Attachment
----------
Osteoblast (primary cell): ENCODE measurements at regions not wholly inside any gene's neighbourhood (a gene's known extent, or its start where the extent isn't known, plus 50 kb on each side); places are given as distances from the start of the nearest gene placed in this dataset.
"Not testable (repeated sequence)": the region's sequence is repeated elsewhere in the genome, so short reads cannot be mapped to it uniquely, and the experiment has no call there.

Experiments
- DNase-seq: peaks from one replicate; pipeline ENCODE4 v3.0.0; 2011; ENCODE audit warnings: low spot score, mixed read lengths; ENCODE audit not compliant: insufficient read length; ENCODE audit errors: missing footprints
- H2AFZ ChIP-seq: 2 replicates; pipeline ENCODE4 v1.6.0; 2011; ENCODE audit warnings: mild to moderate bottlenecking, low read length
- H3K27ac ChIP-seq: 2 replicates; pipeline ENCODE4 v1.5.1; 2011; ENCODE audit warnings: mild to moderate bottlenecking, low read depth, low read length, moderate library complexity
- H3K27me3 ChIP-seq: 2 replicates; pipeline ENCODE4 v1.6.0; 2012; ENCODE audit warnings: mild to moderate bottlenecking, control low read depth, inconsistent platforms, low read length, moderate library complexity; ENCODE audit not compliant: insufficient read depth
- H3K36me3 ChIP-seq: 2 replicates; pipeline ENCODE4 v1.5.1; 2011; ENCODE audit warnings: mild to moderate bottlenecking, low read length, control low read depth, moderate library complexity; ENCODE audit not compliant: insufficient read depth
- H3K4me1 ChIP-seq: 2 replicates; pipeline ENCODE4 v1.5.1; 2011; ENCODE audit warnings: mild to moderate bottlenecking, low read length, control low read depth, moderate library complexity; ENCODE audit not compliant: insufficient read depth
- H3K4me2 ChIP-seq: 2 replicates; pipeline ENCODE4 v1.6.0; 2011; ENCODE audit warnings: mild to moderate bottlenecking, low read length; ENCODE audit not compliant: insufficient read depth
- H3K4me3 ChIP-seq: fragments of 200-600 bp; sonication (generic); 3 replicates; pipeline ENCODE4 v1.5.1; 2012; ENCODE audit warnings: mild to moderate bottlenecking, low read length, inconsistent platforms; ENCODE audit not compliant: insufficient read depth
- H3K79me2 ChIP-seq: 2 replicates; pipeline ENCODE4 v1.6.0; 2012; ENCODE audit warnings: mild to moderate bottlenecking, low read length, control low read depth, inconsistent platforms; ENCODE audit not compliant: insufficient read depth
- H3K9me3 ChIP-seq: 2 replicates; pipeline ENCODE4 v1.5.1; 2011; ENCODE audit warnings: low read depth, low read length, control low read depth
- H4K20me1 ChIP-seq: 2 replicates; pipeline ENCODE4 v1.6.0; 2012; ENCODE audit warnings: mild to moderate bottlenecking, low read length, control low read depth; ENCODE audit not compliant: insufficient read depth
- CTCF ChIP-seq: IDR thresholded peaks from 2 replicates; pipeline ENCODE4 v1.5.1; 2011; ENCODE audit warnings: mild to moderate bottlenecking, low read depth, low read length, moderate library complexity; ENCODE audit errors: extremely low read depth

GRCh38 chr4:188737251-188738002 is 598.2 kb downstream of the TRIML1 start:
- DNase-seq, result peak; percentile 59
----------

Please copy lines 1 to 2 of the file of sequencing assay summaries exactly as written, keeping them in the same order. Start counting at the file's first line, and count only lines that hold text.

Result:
Osteoblast (primary cell): ENCODE measurements at regions not wholly inside any gene's neighbourhood (a gene's known extent, or its start where the extent isn't known, plus 50 kb on each side); places are given as distances from the start of the nearest gene placed in this dataset.
"Not testable (repeated sequence)": the region's sequence is repeated elsewhere in the genome, so short reads cannot be mapped to it uniquely, and the experiment has no call there.